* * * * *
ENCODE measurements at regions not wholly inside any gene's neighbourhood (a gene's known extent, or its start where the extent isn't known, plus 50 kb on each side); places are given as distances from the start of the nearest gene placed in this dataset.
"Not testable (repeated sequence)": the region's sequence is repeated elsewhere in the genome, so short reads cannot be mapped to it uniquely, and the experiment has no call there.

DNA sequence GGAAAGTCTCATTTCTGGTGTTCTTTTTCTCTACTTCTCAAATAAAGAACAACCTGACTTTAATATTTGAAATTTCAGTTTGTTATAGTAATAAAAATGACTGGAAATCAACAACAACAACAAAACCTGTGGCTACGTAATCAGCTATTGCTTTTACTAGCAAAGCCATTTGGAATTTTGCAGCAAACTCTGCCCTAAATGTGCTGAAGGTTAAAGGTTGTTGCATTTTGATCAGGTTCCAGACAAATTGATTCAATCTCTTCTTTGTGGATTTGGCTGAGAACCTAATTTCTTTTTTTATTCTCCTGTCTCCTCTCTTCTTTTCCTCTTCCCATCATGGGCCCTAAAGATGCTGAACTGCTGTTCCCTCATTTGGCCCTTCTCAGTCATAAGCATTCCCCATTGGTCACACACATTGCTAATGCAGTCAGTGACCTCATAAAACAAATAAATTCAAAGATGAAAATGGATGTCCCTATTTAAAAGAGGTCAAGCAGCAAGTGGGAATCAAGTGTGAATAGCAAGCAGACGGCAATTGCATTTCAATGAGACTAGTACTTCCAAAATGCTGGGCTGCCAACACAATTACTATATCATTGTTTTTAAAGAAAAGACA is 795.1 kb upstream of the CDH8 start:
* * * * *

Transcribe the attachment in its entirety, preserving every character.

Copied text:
ENCODE measurements at regions not wholly inside any gene's neighbourhood (a gene's known extent, or its start where the extent isn't known, plus 50 kb on each side); places are given as distances from the start of the nearest gene placed in this dataset.
"Not testable (repeated sequence)": the region's sequence is repeated elsewhere in the genome, so short reads cannot be mapped to it uniquely, and the experiment has no call there.

DNA sequence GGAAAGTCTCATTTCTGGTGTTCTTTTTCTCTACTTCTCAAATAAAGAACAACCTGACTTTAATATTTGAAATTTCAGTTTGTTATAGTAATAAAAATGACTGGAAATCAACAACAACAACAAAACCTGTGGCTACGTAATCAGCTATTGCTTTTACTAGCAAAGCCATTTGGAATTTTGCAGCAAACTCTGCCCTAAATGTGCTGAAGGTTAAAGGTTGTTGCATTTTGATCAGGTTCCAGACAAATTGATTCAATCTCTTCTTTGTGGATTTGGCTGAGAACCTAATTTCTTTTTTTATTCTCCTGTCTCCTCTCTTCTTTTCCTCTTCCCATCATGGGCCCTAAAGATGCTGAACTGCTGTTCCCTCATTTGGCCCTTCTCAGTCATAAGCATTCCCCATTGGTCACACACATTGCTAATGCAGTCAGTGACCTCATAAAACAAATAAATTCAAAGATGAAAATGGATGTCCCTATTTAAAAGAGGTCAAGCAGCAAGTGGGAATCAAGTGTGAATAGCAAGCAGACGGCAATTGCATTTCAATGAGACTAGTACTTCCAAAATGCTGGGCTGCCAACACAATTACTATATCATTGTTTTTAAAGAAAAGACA is 795.1 kb upstream of the CDH8 start: